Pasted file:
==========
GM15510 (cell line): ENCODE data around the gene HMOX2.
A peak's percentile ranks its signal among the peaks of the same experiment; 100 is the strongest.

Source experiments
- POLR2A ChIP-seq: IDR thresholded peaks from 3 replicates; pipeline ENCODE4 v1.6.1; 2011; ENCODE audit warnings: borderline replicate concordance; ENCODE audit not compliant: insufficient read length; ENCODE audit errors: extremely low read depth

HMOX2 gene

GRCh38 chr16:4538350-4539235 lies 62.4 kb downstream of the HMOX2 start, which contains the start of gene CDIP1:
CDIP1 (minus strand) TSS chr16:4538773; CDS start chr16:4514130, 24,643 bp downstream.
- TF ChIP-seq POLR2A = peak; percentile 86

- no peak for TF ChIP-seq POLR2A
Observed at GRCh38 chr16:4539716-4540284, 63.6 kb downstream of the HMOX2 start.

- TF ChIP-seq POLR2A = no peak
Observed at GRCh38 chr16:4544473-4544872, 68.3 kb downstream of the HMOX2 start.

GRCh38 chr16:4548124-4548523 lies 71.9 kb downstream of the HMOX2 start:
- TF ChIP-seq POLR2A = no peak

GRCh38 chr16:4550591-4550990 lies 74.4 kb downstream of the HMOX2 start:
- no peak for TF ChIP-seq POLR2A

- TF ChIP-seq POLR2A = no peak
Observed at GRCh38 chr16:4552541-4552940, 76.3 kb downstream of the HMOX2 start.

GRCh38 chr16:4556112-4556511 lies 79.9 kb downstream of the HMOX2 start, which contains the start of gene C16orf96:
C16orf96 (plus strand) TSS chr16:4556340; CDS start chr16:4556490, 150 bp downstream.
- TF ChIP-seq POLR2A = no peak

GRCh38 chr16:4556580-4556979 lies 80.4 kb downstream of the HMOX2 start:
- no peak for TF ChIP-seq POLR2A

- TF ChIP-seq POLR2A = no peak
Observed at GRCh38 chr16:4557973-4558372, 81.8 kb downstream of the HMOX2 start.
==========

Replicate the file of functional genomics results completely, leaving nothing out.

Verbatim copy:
GM15510 (cell line): ENCODE data around the gene HMOX2.
A peak's percentile ranks its signal among the peaks of the same experiment; 100 is the strongest.

Source experiments
- POLR2A ChIP-seq: IDR thresholded peaks from 3 replicates; pipeline ENCODE4 v1.6.1; 2011; ENCODE audit warnings: borderline replicate concordance; ENCODE audit not compliant: insufficient read length; ENCODE audit errors: extremely low read depth

HMOX2 gene

GRCh38 chr16:4538350-4539235 lies 62.4 kb downstream of the HMOX2 start, which contains the start of gene CDIP1:
CDIP1 (minus strand) TSS chr16:4538773; CDS start chr16:4514130, 24,643 bp downstream.
- TF ChIP-seq POLR2A = peak; percentile 86

- no peak for TF ChIP-seq POLR2A
Observed at GRCh38 chr16:4539716-4540284, 63.6 kb downstream of the HMOX2 start.

- TF ChIP-seq POLR2A = no peak
Observed at GRCh38 chr16:4544473-4544872, 68.3 kb downstream of the HMOX2 start.

GRCh38 chr16:4548124-4548523 lies 71.9 kb downstream of the HMOX2 start:
- TF ChIP-seq POLR2A = no peak

GRCh38 chr16:4550591-4550990 lies 74.4 kb downstream of the HMOX2 start:
- no peak for TF ChIP-seq POLR2A

- TF ChIP-seq POLR2A = no peak
Observed at GRCh38 chr16:4552541-4552940, 76.3 kb downstream of the HMOX2 start.

GRCh38 chr16:4556112-4556511 lies 79.9 kb downstream of the HMOX2 start, which contains the start of gene C16orf96:
C16orf96 (plus strand) TSS chr16:4556340; CDS start chr16:4556490, 150 bp downstream.
- TF ChIP-seq POLR2A = no peak

GRCh38 chr16:4556580-4556979 lies 80.4 kb downstream of the HMOX2 start:
- no peak for TF ChIP-seq POLR2A

- TF ChIP-seq POLR2A = no peak
Observed at GRCh38 chr16:4557973-4558372, 81.8 kb downstream of the HMOX2 start.